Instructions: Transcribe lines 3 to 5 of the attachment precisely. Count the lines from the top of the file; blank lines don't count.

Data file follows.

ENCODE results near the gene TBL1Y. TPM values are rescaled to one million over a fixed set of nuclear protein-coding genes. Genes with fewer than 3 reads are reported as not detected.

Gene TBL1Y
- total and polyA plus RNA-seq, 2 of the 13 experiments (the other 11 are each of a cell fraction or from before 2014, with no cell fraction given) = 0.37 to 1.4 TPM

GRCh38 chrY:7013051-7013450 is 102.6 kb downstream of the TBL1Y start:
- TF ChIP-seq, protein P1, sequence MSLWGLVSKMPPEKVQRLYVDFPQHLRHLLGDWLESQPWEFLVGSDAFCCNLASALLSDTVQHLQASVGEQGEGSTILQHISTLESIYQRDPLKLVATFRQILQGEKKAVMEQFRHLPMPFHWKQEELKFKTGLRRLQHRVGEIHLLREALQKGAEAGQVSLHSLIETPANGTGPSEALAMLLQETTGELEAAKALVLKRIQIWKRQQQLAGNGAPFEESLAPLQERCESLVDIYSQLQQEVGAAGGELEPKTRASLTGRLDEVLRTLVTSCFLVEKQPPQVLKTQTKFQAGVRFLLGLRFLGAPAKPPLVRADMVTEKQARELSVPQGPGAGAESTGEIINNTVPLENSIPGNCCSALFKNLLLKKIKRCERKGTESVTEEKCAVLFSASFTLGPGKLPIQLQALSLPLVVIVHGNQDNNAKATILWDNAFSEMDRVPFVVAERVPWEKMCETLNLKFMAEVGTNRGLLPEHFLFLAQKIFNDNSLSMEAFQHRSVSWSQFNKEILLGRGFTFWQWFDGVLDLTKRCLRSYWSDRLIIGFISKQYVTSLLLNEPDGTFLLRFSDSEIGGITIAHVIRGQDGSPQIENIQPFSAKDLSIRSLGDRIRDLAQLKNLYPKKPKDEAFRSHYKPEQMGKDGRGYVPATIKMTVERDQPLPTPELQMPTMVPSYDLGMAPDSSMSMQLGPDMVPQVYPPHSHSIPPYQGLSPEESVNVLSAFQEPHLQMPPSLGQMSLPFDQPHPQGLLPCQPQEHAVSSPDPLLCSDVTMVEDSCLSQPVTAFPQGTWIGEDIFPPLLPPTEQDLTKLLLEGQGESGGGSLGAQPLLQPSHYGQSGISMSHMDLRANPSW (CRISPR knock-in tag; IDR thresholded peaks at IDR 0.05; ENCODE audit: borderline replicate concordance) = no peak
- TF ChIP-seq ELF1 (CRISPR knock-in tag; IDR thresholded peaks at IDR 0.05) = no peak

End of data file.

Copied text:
- total and polyA plus RNA-seq, 2 of the 13 experiments (the other 11 are each of a cell fraction or from before 2014, with no cell fraction given) = 0.37 to 1.4 TPM

GRCh38 chrY:7013051-7013450 is 102.6 kb downstream of the TBL1Y start:
- TF ChIP-seq, protein P1, sequence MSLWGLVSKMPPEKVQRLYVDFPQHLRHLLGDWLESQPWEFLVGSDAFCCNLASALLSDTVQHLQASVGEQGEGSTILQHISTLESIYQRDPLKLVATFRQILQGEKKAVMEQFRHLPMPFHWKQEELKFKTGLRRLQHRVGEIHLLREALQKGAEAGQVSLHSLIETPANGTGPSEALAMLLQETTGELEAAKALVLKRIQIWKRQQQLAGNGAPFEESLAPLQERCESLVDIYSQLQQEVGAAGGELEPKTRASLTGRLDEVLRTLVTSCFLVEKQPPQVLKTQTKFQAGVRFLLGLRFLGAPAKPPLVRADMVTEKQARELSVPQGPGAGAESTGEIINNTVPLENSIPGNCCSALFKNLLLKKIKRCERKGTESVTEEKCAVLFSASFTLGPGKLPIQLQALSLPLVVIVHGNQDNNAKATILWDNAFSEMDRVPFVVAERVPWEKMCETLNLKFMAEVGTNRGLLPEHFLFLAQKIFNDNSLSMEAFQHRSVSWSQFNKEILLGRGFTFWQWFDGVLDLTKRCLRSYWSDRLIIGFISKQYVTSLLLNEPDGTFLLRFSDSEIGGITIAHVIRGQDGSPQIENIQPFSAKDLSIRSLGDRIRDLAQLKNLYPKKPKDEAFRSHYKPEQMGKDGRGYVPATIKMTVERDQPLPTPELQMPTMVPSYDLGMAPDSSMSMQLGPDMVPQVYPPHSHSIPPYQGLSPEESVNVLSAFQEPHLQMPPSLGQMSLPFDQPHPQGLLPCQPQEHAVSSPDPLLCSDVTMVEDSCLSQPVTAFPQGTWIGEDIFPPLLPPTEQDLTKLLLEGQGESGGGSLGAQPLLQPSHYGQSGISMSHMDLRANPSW (CRISPR knock-in tag; IDR thresholded peaks at IDR 0.05; ENCODE audit: borderline replicate concordance) = no peak